This is a valentine for a woman history forgot.
A woman named Henrietta who figured out how we can measure the universe.
So, let’s put the universe aside for a moment. And get some vitals on Ms. Henrietta Swan Leavitt.
Ms. Leavitt lived a short life. A life that started in the summer of 1868. And ended (of cancer, possibly stomach) in the winter of 1921. She was a child of Massachusetts. Had six siblings and some hearing difficulties. Went to public school and private college. Never married.
But in her short life, Ms. Leavitt worked on the stuff of the universe.
As a senior at the Society for Collegiate Instruction of Women (which would become Radcliffe, which would become part of Harvard), Ms. Leavitt took an astronomy class.
And astronomy had a challenge on its hands: No one really knew how to measure the distance from us here on earth to many of the stars out there in the sky.
The astronomy class struck a chord with Ms. Leavitt. So, she went over to the Harvard College Observatory.
And while male astronomers gazed up at the night sky, Ms. Leavitt and her female co-workers stared down at photographs of the night sky. For some 30 cents an hour, the women were to measure the position and brightness of the stars in the photos.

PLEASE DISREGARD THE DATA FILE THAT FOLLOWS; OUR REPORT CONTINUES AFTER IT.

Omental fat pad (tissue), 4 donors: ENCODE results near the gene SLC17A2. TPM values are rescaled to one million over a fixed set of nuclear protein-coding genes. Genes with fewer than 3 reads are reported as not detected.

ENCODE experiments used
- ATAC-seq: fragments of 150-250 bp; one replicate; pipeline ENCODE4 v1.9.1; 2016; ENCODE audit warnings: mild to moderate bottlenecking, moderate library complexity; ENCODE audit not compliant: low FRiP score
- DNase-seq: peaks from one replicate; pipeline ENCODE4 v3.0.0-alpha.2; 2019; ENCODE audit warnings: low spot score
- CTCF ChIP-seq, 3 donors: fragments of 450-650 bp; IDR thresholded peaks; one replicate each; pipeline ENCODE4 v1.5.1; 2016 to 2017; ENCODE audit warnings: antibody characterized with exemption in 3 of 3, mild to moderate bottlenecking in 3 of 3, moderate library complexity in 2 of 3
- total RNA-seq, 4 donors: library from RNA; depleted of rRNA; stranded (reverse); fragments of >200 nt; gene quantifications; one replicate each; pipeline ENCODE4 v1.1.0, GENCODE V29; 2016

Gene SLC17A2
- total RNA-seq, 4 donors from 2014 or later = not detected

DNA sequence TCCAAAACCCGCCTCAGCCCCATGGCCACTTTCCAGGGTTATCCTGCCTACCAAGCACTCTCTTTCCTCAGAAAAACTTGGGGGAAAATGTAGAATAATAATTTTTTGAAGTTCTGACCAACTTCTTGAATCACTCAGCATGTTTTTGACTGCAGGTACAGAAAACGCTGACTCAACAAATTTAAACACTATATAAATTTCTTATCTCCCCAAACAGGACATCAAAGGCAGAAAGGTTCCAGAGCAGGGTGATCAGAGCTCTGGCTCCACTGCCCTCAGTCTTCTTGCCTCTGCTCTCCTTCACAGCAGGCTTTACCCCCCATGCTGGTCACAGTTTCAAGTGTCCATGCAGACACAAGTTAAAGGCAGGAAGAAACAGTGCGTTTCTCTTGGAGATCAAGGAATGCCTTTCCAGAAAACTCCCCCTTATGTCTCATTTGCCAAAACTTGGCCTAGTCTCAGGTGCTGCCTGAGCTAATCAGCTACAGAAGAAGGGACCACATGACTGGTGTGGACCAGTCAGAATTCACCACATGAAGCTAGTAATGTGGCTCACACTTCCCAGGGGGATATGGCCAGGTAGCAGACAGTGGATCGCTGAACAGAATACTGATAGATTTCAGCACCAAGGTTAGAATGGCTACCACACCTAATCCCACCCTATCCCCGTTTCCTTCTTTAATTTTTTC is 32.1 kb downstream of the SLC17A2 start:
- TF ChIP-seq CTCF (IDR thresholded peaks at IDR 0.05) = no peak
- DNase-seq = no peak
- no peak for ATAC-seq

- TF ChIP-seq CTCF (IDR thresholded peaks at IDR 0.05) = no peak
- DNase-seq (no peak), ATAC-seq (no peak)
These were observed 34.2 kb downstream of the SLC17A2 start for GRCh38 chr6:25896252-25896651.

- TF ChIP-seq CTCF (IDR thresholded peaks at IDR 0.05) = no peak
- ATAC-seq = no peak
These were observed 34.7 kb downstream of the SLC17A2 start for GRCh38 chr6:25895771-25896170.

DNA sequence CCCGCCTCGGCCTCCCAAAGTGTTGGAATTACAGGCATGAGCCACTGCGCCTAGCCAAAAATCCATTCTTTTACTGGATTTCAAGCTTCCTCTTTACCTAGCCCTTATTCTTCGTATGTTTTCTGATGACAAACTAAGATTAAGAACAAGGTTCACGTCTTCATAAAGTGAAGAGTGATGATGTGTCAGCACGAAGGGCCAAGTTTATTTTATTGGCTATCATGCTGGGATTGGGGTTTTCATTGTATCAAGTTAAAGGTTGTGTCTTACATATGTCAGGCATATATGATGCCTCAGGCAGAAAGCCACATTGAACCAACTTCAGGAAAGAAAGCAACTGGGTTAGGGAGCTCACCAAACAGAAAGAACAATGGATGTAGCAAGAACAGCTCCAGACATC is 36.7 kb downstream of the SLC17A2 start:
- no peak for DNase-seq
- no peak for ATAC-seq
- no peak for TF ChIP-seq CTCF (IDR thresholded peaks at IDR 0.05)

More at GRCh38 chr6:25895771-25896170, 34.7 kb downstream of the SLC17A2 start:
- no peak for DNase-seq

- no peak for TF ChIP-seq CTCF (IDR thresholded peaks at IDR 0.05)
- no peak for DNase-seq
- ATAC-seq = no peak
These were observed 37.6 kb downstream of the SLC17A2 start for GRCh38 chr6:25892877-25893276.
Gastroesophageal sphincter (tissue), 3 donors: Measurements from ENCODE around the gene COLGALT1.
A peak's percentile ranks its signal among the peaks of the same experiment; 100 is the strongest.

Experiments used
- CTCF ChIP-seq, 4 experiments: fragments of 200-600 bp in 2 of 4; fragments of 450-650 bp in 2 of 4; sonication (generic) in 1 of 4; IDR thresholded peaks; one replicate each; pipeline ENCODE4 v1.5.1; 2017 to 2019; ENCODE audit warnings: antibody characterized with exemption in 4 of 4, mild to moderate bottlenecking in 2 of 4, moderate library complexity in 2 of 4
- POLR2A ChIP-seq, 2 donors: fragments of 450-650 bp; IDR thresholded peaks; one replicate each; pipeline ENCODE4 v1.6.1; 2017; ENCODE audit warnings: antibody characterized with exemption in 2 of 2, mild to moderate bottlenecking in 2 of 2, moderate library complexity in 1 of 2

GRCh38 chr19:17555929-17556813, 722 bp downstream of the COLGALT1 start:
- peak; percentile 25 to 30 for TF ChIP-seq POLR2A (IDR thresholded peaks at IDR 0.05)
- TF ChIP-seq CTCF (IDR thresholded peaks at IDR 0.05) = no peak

Ms. Leavitt, however, sprung past her job description.
While comparing photos of the same patches of sky, she discovered not only 2,400 stars that vary in brightness (earning her the nickname ‘variable-star fiend’). But also that the variation rate of a star’s brightness indicates how bright it intrinsically is.
When you know the brightness of a star, you can begin to calculate the distance to a star. And when you can do that, you can – as science writer Simon Singh put it – “start to measure the universe.”
Edwin Hubble used Ms. Leavitt’s findings. And the Swedish Academy of Sciences tried to nominate her for a Nobel Prize in 1924. But she had been dead for three years.
The history books barely hold a footnote for this variable-star fiend. Maybe because she was a woman discounted in a man’s world. Maybe because she died so young.
But the universe isn’t measured by history books alone.
When we can count those who have been discounted. Regard what has been disregarded. And remember those who have been forgotten.
Then perhaps we, like Henrietta Swan Leavitt, will have measured the universe.